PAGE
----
Ralph Cutter dated 11/17/2011

November 17, 2011

Mr. Jim Kellogg, President
California Fish and Game Commission
1416 Ninth Street
P.O. Box 944209
Sacramento, California 94244-2090

Dear Mr. Kellogg:

The proposal to mitigate ESA species loss by reducing the number of striped bass in the Sacramento/San Joaquin Delta is as simplistic and outdated as it is flawed.

As far back as 1920 Aldo Leopold understood that eliminating predators to favor prey invariably backfired with a resulting net loss of a healthy and vibrant prey population. This dynamic has been demonstrated time and time again as wildlife mangers culled wolves, bears, mountain lions, and coyotes only to find that the prey species suffered as a result. I urge you to demand that your biologists provide a single example where removing an established apex predator from a balanced environment created a healthier ecosystem.

The striped bass is an introduced species that, over the course of a century, has found its niche in the Delta ecosystem. In terms of species dynamics, things are at a relative equilibrium. The trophic cascade following the proposed regulations will be as violent as it will be unpredictable. Frequently, in the state of flux following apex predator removal, mesopredator numbers skyrocket far beyond the system’s carrying capacity and prey species are decimated. This could be the coup-de-grace for our wild salmon.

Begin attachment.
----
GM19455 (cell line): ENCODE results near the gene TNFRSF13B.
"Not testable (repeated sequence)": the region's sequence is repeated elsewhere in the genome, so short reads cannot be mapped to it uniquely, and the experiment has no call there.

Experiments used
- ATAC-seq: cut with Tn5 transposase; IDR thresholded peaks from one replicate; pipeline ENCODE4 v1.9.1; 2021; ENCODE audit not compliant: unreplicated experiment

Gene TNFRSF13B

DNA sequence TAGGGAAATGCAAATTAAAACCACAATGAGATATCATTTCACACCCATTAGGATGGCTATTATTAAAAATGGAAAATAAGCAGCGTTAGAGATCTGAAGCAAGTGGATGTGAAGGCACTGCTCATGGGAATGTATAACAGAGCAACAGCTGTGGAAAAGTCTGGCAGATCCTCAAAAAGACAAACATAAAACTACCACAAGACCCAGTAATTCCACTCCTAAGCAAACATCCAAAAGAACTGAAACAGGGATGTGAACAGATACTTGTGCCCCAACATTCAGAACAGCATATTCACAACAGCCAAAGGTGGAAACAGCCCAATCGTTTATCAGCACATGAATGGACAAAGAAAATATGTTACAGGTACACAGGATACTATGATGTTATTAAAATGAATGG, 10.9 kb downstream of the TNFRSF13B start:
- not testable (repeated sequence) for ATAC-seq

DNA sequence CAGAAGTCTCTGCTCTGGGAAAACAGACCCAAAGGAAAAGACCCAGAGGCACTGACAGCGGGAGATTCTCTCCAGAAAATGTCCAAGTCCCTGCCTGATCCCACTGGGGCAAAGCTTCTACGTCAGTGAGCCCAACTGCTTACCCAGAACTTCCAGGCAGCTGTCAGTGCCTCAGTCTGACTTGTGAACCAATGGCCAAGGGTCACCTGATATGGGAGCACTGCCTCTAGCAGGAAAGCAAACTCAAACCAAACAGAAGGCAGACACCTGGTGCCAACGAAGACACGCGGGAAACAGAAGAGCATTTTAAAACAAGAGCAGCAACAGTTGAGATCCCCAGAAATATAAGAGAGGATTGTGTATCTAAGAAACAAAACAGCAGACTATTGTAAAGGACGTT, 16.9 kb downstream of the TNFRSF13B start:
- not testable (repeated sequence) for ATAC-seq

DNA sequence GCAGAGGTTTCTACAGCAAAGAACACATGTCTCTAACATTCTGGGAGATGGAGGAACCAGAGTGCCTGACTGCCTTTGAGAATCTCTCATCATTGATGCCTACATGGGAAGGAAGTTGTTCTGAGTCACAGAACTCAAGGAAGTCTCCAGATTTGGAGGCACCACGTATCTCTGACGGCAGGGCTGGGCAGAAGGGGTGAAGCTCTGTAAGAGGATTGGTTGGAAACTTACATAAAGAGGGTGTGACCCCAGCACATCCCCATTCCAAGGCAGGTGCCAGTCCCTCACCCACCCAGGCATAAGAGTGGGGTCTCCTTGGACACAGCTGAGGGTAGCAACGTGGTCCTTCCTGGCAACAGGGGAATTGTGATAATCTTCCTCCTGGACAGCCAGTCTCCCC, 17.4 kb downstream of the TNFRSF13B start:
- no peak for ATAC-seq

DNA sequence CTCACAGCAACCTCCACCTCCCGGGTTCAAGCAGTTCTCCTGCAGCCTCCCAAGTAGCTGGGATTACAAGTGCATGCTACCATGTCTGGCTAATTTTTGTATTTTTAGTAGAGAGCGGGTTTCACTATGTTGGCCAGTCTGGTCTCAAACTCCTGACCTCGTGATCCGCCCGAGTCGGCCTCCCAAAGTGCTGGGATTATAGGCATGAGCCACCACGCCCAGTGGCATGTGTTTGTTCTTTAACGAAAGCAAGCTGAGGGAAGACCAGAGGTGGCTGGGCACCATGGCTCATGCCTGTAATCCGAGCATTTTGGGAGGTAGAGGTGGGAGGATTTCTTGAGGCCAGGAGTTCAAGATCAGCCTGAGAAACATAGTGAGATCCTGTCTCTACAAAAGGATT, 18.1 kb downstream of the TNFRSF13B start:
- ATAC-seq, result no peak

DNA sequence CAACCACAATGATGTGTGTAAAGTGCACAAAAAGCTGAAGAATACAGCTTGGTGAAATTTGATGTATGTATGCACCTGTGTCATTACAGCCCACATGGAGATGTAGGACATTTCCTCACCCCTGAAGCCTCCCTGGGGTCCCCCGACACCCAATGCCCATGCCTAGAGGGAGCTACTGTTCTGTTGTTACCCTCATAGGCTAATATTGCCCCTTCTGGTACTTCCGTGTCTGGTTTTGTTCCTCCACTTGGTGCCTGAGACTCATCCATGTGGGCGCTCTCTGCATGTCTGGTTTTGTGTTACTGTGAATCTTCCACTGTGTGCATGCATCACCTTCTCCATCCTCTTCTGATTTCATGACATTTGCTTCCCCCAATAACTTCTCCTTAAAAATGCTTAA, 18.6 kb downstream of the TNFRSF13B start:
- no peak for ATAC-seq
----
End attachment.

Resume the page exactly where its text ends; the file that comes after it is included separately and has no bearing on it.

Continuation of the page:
The vacuum created by removing striped bass will not be ignored by other predatory fishes. Large mouth bass have been identified as the largest consumer of native fishes in the delta. Eliminating a primary competitor and predator of large mouth bass (and Sacramento pike minnow) will likely result in an unmitigated population boom. As some of the world’s top fisheries biologists have predicted, the loss of striped bass will likely result in a net loss of salmonids and other ESA species.

I have extensively reviewed the DF&G staff report’s bibliography. Any report based on these papers will read like a sales pitch rather than an educational document. As one who has received numerous “staff reports” I expect to be provided a synopsis of the entire picture rather than blind sided by some staffer who wishes to pursue his or her agenda.

Demand that your staff produce a balanced report that includes the conclusions of doctors Moyle, Bennett, Ostrach, Prugh, Clinton and others. I am confident that an honestly informed Commission will be reluctant to tweak Mother Nature at this immense scale.


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